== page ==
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  30. Body, Mind and Order: Local Memory and the Control of Mental Representations in Medieval and Renaissance Sciences of Self.John Sutton - 2000 - In Guy Freeland & Antony Corones (eds.), 1543 And All That: word and image in the proto- scientific revolution. pp. 117-150.
    This paper is a tentative step towards a historical cognitive science, in the domain of memory and personal identity. I treat theoretical models of memory in history as specimens of the way cultural norms and artifacts can permeate ('proto')scientific views of inner processes. I apply this analysis to the topic of psychological control over one's own body, brain, and mind. Some metaphors and models for memory and mental representation signal the projection inside of external aids. Overtly at least, medieval (...)
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  31. Dynamical Explanation and Mental Representations.Tony Chemero - 2001 - Trends in Cognitive Sciences 5 (4):141-142.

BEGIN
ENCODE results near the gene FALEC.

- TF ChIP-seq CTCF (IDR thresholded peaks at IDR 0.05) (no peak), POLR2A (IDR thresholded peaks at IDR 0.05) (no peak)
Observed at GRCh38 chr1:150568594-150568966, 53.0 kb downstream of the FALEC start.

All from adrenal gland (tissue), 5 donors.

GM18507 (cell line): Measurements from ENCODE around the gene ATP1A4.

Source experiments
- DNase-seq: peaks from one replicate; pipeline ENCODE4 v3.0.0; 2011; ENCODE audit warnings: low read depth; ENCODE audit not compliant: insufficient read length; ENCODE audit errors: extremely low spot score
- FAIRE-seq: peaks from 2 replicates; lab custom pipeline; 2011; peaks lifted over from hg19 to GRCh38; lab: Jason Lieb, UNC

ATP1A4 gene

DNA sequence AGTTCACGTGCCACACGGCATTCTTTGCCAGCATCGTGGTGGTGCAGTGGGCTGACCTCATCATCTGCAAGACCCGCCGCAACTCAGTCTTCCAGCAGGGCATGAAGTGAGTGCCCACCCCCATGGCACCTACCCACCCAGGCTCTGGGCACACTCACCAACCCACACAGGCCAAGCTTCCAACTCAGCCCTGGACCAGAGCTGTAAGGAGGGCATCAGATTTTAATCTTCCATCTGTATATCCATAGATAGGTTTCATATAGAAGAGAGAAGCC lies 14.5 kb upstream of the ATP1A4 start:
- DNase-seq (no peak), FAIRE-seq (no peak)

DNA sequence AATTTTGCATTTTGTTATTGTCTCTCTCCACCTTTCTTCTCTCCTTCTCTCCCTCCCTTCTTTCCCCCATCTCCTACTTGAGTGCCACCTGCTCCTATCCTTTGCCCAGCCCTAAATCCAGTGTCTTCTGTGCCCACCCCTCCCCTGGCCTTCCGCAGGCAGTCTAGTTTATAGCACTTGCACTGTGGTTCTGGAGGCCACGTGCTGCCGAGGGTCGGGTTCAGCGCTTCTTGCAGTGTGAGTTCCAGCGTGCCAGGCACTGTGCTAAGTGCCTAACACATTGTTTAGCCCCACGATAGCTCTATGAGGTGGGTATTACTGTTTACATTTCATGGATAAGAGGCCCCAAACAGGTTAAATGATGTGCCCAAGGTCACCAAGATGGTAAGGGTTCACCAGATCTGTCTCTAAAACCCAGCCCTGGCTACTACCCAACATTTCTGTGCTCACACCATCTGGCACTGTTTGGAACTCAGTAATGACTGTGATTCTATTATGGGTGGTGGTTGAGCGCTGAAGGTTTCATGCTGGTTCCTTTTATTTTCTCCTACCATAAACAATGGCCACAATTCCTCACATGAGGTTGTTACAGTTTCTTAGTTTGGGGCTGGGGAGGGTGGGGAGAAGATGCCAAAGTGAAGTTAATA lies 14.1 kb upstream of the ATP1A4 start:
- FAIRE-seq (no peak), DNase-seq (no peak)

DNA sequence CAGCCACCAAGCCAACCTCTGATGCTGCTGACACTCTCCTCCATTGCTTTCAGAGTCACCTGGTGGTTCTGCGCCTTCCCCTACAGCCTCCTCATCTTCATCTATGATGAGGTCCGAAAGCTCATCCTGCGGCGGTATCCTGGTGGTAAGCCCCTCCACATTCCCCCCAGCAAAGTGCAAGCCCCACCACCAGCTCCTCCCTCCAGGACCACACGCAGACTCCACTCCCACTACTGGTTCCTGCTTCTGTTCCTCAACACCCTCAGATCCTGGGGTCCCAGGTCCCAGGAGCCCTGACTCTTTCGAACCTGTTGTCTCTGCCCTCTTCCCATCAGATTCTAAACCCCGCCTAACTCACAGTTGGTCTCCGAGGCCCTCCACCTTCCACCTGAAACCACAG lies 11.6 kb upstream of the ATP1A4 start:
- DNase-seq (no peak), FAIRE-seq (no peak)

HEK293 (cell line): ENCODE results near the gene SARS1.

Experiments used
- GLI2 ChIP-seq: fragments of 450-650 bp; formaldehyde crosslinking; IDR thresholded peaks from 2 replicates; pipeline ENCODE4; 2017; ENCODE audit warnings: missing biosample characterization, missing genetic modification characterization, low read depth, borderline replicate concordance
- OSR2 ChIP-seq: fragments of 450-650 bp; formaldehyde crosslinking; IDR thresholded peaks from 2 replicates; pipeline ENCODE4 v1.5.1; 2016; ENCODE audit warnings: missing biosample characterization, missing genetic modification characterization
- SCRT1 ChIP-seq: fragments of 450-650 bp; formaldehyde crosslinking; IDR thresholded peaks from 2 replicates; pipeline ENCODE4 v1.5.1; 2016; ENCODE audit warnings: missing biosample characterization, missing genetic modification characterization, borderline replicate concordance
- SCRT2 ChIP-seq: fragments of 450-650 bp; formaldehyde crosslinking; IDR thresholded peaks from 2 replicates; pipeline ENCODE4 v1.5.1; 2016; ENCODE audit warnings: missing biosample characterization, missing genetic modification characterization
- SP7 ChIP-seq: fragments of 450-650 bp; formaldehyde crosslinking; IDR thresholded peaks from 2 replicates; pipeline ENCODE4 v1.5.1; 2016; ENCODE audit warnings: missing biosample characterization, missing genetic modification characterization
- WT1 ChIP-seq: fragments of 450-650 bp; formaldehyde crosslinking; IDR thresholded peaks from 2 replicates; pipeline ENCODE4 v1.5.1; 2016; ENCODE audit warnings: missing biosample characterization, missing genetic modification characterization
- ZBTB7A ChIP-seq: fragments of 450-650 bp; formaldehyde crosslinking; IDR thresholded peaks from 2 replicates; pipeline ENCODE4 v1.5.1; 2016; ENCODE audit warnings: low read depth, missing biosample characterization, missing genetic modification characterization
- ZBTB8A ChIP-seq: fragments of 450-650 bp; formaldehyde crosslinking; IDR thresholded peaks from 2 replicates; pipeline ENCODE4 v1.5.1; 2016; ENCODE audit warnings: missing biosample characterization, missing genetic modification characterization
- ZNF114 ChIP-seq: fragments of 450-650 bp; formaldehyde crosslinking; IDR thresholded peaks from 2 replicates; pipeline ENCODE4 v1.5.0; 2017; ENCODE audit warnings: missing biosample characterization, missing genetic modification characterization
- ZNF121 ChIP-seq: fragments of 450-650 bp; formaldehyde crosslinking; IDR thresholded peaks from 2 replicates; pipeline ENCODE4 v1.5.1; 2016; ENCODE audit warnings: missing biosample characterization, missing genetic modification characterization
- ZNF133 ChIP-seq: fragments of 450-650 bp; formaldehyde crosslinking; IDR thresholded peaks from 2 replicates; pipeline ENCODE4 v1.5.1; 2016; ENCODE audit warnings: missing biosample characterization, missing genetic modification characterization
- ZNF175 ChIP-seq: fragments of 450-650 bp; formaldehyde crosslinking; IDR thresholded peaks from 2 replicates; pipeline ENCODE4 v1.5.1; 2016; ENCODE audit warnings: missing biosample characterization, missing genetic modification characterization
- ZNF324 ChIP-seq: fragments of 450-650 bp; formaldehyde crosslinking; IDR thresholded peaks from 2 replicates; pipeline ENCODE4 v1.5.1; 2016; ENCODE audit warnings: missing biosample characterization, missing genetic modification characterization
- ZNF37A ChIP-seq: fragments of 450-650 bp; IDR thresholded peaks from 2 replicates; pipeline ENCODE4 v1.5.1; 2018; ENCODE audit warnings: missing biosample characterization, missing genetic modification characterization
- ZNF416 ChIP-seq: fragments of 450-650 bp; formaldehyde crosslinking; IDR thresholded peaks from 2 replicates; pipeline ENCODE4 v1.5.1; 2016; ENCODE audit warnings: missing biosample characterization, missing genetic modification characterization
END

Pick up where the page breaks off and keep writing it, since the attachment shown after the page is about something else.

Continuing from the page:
Markman and Dietrich1 recently recommended extending our understanding of representation to incorporate insights from some “alternative” theories of cognition: perceptual symbol systems, situated action, embodied cognition, and dynamical systems. In particular, they suggest that allowances be made for new types of representation which had been previously under-emphasized in cognitive science. The amendments they recommend are based upon the assumption that the alternative positions each agree with the classical view that cognition requires representations, internal mediating states that bear information.2 In (...)
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  32.  3
    The Explanatory Need for Mental Representations in Cognitive Science.Barbara Von Eckardt - 2003 - Mind and Language 18 (4):427-439.
    : Ramsey argues that connectionist representations ‘do not earn their explanatory keep’. The aim of this paper is to examine the argument Ramsey gives to support that conclusion. In doing so, I identify two kinds of explanatory need—need relative to a possible explanation and need relative to a true explanation and argue that internal representations are not needed for either connectionist or non‐connectionist possible explanations but that it is quite likely that they are needed for true explanations. However, (...)